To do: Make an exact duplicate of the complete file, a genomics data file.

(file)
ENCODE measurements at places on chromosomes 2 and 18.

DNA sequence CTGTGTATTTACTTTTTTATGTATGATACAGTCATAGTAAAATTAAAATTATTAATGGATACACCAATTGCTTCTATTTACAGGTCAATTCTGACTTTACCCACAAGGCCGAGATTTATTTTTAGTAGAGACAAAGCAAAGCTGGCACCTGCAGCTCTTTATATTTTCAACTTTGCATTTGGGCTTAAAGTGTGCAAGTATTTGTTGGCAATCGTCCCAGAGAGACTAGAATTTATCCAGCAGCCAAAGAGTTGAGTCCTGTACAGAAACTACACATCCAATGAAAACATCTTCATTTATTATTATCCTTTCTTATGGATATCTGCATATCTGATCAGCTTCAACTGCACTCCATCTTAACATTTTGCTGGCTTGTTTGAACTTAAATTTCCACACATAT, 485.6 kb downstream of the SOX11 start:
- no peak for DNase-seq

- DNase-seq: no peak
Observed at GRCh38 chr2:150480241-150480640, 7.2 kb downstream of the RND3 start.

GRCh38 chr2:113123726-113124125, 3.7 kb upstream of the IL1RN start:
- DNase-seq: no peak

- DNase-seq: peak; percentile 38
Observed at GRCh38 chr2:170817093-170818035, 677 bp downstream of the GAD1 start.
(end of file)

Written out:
ENCODE measurements at places on chromosomes 2 and 18.

DNA sequence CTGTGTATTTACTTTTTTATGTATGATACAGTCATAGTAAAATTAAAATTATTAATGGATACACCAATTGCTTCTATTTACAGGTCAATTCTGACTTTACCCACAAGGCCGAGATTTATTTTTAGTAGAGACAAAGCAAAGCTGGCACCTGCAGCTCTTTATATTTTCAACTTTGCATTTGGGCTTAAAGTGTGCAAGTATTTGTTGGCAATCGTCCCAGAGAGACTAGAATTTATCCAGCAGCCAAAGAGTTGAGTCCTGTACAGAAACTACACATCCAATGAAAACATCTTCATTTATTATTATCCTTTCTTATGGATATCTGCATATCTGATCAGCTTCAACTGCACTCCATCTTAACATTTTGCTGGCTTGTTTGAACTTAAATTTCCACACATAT, 485.6 kb downstream of the SOX11 start:
- no peak for DNase-seq

- DNase-seq: no peak
Observed at GRCh38 chr2:150480241-150480640, 7.2 kb downstream of the RND3 start.

GRCh38 chr2:113123726-113124125, 3.7 kb upstream of the IL1RN start:
- DNase-seq: no peak

- DNase-seq: peak; percentile 38
Observed at GRCh38 chr2:170817093-170818035, 677 bp downstream of the GAD1 start.